US8429492B2 - Error correcting code predication system and method - Google Patents

Error correcting code predication system and method Download PDF

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US8429492B2
US8429492B2 US12022746 US2274608A US8429492B2 US 8429492 B2 US8429492 B2 US 8429492B2 US 12022746 US12022746 US 12022746 US 2274608 A US2274608 A US 2274608A US 8429492 B2 US8429492 B2 US 8429492B2
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memory
ecc
usage
information
error
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US20090144598A1 (en )
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Tony Yoon
Saeed Azimi
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Marvell World Trade Ltd
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Marvell World Trade Ltd
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    • GPHYSICS
    • G06COMPUTING; CALCULATING; COUNTING
    • G06FELECTRIC DIGITAL DATA PROCESSING
    • G06F11/00Error detection; Error correction; Monitoring
    • G06F11/07Responding to the occurrence of a fault, e.g. fault tolerance
    • G06F11/08Error detection or correction by redundancy in data representation, e.g. by using checking codes
    • G06F11/10Adding special bits or symbols to the coded information, e.g. parity check, casting out 9's or 11's
    • G06F11/1008Adding special bits or symbols to the coded information, e.g. parity check, casting out 9's or 11's in individual solid state devices
    • G06F11/1048Adding special bits or symbols to the coded information, e.g. parity check, casting out 9's or 11's in individual solid state devices using arrangements adapted for a specific error detection or correction feature
    • GPHYSICS
    • G11INFORMATION STORAGE
    • G11CSTATIC STORES
    • G11C16/00Erasable programmable read-only memories
    • G11C16/02Erasable programmable read-only memories electrically programmable
    • G11C16/06Auxiliary circuits, e.g. for writing into memory
    • G11C16/34Determination of programming status, e.g. threshold voltage, overprogramming or underprogramming, retention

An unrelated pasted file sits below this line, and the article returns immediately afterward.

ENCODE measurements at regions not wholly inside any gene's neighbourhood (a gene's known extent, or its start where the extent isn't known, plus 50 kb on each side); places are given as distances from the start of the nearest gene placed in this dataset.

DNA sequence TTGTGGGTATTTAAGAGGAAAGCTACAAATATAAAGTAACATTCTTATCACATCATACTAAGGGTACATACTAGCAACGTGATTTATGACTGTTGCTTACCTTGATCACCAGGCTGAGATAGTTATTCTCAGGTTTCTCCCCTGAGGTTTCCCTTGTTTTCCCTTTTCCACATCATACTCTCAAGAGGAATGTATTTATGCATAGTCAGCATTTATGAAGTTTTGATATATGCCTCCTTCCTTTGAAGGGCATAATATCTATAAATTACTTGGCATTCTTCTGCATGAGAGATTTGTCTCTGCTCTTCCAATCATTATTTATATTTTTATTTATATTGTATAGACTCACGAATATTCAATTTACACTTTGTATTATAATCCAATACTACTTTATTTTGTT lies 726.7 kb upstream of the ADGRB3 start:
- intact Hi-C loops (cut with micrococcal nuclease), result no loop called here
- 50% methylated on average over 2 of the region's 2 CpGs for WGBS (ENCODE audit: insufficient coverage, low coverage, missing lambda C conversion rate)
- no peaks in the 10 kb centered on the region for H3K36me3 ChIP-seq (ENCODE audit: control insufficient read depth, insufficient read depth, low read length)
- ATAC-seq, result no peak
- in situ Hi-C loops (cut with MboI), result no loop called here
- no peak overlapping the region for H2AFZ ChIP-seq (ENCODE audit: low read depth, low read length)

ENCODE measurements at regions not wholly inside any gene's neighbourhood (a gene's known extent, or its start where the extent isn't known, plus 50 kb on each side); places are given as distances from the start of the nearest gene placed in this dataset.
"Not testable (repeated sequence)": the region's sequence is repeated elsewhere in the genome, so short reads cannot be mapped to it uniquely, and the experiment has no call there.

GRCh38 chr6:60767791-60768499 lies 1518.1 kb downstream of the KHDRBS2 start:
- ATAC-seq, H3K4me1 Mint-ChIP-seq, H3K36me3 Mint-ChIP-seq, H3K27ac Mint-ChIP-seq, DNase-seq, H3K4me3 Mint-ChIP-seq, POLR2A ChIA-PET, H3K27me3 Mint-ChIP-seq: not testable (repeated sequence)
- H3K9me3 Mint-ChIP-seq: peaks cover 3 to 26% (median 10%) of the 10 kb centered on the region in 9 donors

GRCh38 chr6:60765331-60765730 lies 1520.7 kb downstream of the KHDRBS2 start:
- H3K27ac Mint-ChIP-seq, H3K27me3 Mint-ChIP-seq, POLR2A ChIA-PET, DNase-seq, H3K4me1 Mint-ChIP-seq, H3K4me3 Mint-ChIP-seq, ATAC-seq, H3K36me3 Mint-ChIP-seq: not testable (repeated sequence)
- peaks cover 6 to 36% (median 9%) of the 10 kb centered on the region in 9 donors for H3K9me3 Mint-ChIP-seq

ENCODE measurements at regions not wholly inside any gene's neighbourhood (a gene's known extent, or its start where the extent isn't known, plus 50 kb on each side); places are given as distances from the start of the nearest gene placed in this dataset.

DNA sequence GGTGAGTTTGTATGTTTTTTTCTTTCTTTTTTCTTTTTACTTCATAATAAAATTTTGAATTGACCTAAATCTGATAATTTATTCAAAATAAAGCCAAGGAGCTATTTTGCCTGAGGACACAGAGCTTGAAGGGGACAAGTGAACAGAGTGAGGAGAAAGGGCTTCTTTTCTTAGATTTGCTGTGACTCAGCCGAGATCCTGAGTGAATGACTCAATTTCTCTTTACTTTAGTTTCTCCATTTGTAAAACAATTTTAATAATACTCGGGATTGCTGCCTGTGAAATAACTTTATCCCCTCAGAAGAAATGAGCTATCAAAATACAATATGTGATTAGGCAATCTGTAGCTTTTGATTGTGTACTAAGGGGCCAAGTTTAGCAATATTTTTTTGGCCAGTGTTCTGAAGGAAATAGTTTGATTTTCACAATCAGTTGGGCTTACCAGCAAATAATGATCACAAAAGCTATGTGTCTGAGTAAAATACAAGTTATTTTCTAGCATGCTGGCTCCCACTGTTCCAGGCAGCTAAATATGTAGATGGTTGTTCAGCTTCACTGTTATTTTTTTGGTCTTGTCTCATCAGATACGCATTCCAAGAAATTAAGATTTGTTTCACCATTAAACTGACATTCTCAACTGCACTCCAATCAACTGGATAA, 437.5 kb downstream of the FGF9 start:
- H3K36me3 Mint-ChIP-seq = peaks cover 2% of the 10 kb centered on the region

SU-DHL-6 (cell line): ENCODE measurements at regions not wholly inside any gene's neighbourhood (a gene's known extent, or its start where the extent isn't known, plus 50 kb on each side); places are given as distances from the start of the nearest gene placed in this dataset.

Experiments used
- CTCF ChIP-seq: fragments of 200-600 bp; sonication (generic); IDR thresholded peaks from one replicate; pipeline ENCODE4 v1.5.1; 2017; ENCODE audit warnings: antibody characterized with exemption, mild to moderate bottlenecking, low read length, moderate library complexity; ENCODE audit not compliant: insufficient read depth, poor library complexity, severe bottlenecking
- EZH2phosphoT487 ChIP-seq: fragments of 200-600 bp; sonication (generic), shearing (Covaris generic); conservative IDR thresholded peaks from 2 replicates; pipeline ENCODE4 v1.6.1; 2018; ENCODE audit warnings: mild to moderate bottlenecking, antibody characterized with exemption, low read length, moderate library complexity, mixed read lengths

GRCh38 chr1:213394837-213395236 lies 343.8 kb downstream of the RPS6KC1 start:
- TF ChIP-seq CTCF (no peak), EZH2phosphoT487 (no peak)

• G11C16/3418Disturbance prevention or evaluation; Refreshing of disturbed memory data

Abstract

In memory devices that degrade with use, a memory controller may monitor and record a usage history of portions of the memory. The memory controller can then vary a strength of error correction coding to protect information written to various portions of the memory having different usage histories. More specifically, and memory can receive information to be stored in the memory, select a portion of memory to store the information, and store the information in the selected portion of the memory with an error correction coding having a strength that is based on a usage history of the selected portion of the memory.

Description

INCORPORATION BY REFERENCE

This application claims the benefit of U.S. provisional application No. 60/991,526, “Method of Using Different Error Correction Code Over Time in Solid State Devices” filed on Nov. 30, 2007, including all cited references, which are incorporated herein by reference in their entirety.

BACKGROUND

Memory devices contain memory cells that store data and can be read to retrieve the stored data. For various reasons, occasionally some memory cells are not able to reliably perform their storage or readout functions. Such memory cells may become weak and may lose their contents over time or they may become bad and cannot be either erased, re-programmed or both. The capacity for reliable memory storage in memory devices made from degradable memory cells may decrease with use. The degradation in a memory device's capacity may be exacerbated by strategies that discard memory elements that are accessed more than a predetermined number of times.

Memory cells may be addressed individually or may be arranged in blocks of a predefined size, such as 2 Kb, and addressed by block. When memory cells are arranged in an array, they may be addressed by cell row and cell column. Alternatively, when memory cells are organized into an array of blocks, they may be addressed by block row and block column.

Generally, memory devices are described by their memory capacity or size. Size descriptors typically give a memory device's capacity in either megabytes (Mb) or gigabytes (Gb). Smaller storage units, such as blocks, may be given in kilobytes (Kb). To define these terms precisely, a byte is 8 bits, a kilobyte is precisely 1024 bytes, a megabyte is 1024 Kb (1,048,576 bytes), and a gigabyte is 1,073,741,824 bytes. A Kb, Mb, and Gb are 210, 220, 230 bytes, respectively.

The reliability of a memory device containing numerous memory cells can be a function of the memory cell semiconductor device technology, the semiconductor material system, the memory cell semiconductor process technologies, the likelihood and severity of various failure modes, and the failure criteria. Examples of semiconductor material systems include silicon, silicon-germanium, indium phosphide, gallium arsenide, and other compound semiconductors. Examples of semiconductor device technologies include complementary metal oxide semiconductor (CMOS, a silicon technology), bipolar junction transistor (BJT), integrated injection logic (I2L), and others.